Iraq’s economy is heavily burdened with debt. For the most part, this is a legacy of the embargo imposed by the international community following former president Saddam Hussein’s (1979-2003) invasion of Kuwait in 1990. Yet it continues to have a significant impact by limiting the country’s economic promise today. Fiscal deficits put pressure on state coffers and affect the government’s ability to address high rates of poverty.
The debt burden has exacerbated Iraq’s overreliance on oil by forcing successive government to focus on repayments rather than creating a diverse economy based on agriculture, tourism, industry, and commerce. Compounded over time, this has meant that revenues from commodity exports have continued to fund the bulk of government budgets, with oil sales accounting for nearly 96% of total income.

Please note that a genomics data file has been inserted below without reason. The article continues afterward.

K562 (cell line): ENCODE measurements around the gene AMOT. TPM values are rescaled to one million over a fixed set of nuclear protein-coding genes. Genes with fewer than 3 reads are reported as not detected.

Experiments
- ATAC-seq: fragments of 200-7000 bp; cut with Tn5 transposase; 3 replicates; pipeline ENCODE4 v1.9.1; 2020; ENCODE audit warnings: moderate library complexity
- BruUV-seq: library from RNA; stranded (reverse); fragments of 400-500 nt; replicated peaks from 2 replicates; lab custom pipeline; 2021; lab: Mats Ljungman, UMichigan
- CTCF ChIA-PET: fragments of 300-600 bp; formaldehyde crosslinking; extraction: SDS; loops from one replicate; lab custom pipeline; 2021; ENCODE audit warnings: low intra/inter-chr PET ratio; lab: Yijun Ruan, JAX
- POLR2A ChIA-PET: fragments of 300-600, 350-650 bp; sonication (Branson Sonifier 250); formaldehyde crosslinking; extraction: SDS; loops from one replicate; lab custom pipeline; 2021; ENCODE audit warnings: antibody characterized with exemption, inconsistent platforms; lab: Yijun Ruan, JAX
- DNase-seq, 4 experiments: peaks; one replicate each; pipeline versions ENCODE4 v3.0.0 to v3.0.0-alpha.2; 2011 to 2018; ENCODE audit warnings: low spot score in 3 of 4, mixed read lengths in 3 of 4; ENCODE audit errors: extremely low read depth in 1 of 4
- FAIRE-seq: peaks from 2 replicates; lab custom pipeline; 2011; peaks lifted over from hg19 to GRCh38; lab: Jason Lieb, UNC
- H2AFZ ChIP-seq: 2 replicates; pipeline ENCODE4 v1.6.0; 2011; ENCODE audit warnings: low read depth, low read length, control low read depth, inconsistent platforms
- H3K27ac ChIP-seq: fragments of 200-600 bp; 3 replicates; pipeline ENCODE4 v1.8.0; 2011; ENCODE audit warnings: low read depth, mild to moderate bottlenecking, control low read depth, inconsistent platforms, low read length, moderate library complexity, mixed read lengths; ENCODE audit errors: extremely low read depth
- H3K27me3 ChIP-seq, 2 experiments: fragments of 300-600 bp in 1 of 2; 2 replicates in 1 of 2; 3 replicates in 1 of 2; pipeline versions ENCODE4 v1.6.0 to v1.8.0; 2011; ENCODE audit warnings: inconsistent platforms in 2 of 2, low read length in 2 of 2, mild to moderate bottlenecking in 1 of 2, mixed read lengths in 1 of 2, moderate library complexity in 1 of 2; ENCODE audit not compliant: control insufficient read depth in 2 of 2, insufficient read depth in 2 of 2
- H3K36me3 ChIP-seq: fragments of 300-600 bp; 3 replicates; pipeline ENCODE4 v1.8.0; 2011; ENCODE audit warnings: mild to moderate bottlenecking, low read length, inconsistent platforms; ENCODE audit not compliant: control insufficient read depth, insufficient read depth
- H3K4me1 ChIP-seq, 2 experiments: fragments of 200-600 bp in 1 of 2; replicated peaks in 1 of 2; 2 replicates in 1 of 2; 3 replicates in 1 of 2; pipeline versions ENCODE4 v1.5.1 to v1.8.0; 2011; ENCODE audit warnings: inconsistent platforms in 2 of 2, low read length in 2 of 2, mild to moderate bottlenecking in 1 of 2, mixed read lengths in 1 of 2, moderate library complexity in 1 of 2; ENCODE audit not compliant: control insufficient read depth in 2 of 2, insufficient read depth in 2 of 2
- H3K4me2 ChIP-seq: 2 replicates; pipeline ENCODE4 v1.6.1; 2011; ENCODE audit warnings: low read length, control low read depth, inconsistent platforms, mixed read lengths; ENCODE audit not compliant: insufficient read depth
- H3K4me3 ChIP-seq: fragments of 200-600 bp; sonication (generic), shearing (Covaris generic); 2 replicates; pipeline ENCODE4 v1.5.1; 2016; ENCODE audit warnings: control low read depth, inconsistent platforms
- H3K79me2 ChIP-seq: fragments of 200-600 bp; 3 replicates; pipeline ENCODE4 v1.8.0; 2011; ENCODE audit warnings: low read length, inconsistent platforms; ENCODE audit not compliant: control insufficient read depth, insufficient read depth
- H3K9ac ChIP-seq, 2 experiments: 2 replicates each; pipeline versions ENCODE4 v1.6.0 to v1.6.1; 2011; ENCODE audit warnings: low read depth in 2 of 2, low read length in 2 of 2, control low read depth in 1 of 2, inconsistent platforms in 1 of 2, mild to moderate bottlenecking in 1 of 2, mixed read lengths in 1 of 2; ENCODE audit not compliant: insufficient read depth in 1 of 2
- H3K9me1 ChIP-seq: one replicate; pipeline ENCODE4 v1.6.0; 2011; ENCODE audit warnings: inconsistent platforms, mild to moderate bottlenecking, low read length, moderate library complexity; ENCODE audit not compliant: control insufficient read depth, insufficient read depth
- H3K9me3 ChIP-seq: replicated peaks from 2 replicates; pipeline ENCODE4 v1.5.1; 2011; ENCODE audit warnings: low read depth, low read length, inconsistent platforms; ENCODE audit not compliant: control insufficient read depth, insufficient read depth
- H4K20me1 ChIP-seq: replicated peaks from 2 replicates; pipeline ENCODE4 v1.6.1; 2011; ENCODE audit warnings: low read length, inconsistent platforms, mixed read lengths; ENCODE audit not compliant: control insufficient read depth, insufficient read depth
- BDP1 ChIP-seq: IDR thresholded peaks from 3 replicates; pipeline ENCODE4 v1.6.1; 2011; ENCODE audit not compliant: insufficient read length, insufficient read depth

Types of debt
First, there is 50B USD in domestic public debt, Salih explained. The Central Bank of Iraq (CBI) holds 63% of this debt and pays between 2% and 3% interest per year, the Iraqi expert elaborated. The remainder of this type of debt is held by state-owned commercial banks. These are paid off through the issuing of one-year treasury funds, with interest payments coming from...
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